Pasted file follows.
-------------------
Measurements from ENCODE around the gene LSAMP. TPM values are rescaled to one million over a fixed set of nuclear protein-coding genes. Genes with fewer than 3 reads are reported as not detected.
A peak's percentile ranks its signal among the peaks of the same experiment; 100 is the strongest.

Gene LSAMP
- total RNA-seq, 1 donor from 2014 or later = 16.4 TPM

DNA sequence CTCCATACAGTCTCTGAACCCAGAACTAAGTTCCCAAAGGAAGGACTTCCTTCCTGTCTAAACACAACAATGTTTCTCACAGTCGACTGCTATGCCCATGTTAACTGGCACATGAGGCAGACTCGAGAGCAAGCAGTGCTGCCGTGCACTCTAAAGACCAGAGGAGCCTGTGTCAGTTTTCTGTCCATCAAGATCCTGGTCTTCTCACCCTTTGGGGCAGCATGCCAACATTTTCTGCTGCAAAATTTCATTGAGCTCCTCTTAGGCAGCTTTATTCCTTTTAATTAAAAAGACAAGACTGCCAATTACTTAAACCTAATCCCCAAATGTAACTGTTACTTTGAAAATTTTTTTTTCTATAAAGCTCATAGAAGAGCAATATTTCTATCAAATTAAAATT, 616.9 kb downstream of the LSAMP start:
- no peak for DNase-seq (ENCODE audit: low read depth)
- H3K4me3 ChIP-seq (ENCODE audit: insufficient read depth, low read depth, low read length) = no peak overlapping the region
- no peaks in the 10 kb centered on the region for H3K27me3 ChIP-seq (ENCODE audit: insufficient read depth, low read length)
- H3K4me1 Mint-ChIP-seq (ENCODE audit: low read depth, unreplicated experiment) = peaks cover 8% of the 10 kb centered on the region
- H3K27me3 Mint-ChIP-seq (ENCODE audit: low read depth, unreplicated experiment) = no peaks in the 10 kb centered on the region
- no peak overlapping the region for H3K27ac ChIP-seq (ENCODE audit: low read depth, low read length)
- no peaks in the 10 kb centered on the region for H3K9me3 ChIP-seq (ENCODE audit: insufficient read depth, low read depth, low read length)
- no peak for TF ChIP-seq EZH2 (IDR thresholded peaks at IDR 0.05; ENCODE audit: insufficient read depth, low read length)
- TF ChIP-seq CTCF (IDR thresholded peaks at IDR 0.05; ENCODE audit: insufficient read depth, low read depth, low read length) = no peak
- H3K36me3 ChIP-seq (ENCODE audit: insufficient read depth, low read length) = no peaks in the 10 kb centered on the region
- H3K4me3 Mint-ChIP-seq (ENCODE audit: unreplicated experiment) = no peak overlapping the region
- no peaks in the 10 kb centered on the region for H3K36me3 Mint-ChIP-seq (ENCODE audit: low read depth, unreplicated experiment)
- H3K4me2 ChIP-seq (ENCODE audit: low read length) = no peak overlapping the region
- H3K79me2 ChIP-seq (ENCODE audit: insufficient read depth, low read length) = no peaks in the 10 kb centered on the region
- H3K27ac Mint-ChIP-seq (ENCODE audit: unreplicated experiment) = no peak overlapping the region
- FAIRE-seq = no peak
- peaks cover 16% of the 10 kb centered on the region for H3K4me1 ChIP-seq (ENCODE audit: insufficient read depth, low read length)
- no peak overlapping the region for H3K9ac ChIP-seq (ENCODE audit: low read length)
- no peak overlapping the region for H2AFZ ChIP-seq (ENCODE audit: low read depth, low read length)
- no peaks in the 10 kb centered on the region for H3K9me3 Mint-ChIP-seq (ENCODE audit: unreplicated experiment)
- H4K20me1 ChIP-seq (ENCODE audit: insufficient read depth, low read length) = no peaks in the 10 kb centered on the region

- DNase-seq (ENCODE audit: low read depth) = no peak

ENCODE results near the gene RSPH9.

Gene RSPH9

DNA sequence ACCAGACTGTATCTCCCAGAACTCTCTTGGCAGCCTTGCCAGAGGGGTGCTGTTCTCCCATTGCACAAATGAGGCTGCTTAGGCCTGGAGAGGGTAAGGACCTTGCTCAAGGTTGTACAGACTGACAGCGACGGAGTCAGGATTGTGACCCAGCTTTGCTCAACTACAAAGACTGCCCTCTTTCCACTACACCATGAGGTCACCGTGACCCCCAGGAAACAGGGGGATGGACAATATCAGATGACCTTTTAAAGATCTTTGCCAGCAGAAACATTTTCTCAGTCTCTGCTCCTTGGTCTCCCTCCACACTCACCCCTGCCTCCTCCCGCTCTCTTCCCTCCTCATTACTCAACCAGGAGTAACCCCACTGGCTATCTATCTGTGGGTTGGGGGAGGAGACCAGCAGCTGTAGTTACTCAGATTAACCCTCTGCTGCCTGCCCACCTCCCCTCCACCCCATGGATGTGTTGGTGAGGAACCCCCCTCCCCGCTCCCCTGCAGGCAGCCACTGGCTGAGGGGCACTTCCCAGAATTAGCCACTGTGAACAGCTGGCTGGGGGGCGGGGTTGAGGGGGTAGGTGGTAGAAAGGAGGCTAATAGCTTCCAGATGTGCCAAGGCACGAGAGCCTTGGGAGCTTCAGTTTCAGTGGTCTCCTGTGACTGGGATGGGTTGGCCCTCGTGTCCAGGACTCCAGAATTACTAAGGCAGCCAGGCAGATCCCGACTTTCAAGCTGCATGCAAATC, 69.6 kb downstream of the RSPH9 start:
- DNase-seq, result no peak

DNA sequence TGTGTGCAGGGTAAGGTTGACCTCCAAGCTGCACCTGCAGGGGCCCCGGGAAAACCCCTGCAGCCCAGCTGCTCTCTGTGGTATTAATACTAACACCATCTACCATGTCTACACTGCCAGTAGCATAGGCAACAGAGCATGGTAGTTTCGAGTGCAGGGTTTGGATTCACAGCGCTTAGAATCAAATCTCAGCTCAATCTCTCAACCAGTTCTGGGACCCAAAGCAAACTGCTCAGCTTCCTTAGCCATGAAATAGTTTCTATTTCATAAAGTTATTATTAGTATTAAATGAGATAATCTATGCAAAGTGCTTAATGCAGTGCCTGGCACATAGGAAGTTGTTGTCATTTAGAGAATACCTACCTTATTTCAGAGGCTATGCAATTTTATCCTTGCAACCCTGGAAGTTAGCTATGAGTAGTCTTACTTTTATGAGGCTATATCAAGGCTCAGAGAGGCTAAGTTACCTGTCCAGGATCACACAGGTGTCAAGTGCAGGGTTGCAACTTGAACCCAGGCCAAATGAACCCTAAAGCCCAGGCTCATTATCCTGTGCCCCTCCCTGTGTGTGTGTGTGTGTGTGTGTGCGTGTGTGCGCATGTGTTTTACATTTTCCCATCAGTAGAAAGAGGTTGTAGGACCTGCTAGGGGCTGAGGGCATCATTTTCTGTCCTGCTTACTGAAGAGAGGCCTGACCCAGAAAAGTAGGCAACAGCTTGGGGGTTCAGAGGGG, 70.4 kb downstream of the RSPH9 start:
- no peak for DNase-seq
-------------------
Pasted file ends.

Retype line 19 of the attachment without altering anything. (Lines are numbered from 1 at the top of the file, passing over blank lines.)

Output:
- H3K79me2 ChIP-seq (ENCODE audit: insufficient read depth, low read length) = no peaks in the 10 kb centered on the region